What’s The Goal?
As we begin 2013, many people are talking about goals. They want to set new goals to make more money, get fit, etc. Obviously goal setting is important in life. Goals also play a role in any good training program. One of the key things to ask when designing a training program is “what’s the goal?” Is the goal to get faster? Stronger? More power? Better agility? All of these? What is the goal?
Why did I bring this up? I think that this fundamental question isn’t asked often enough by some people. There are too many times that programs are based entirely on hard work and not on technique and teaching. Don’t get me wrong, hard work is important in any program. However, sometimes it seems like that is the only goal in some programs. Where is the coaching (teaching)? What is being learned?
As a Strength & Conditioning professional, I take pride in being a good teacher. I take pride in being able to identify problems that an athlete needs to correct and helping them to make the necessary changes. When I have finished working with an athlete, I want them to know that they got better when I worked with them. That means that I did my job. (It also leads to repeat business and referrals, which is always good.) If I’m presented with a new training challenge, that’s great. It makes me think, it forces me to learn, and it makes me better. This allows me to make other athletes better.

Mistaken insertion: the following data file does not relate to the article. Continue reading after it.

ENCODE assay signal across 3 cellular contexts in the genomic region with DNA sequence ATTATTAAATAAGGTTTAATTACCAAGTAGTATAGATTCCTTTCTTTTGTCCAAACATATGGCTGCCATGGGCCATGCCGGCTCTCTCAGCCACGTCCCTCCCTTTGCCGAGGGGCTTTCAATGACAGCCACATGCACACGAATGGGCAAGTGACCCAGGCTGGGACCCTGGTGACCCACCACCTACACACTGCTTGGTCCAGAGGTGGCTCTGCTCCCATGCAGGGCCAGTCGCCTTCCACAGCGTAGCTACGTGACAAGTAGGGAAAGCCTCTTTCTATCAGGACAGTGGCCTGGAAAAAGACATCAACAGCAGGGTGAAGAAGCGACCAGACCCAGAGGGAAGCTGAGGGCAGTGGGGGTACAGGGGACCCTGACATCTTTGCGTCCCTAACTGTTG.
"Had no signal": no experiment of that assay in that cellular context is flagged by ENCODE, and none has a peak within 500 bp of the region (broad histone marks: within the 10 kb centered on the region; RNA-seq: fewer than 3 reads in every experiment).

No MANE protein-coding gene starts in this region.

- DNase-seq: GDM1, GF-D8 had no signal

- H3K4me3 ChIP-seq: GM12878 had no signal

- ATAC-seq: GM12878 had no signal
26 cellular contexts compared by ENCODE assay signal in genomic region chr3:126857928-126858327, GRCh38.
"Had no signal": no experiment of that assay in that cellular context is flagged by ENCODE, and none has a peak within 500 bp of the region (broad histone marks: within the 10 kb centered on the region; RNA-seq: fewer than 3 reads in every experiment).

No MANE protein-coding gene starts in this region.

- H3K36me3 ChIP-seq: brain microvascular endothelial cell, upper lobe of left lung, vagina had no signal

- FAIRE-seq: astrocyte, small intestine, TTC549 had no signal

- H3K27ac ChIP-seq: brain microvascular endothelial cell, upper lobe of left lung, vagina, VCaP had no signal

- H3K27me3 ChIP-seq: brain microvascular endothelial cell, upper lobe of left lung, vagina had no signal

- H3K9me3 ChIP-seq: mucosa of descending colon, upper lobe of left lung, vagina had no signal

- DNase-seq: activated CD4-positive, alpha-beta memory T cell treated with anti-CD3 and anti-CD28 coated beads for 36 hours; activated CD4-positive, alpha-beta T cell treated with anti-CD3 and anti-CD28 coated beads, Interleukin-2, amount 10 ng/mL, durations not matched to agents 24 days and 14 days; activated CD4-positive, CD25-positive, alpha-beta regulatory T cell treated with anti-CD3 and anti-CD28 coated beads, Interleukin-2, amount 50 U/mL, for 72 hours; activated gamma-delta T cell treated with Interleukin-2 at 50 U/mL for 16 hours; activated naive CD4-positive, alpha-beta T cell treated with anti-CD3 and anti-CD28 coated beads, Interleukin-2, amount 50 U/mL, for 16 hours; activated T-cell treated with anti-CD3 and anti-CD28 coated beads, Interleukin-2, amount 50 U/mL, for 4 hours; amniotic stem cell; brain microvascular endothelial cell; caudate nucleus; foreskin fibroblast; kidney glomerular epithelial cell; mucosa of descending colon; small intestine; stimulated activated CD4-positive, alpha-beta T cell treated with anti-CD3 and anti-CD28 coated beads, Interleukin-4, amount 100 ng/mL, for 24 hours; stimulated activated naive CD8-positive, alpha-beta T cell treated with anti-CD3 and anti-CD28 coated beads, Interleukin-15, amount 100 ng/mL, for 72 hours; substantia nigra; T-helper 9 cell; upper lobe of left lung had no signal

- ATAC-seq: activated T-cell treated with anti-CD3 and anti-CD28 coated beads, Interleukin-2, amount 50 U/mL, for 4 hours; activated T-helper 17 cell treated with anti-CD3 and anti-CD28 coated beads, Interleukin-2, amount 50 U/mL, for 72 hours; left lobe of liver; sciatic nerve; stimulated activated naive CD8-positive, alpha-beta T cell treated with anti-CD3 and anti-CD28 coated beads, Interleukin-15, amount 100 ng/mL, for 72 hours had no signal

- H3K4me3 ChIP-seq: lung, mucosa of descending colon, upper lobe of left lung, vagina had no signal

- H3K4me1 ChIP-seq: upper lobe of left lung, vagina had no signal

That is why it’s important to have a goal for a training program. Ultimately, it makes the athlete better. Can the athlete still get better if there is no goal or if the only goal is to work hard? Probably, to an extent. Will they improve more if there are specific goals for the athlete (ex – improve the first step in the 40 yd dash)? Yes. Without a doubt. Knowing what the goal is and designing a specific program to accomplish it are vital to the success of your training programs. Make sure to plan based on the goals that you want to accomplish.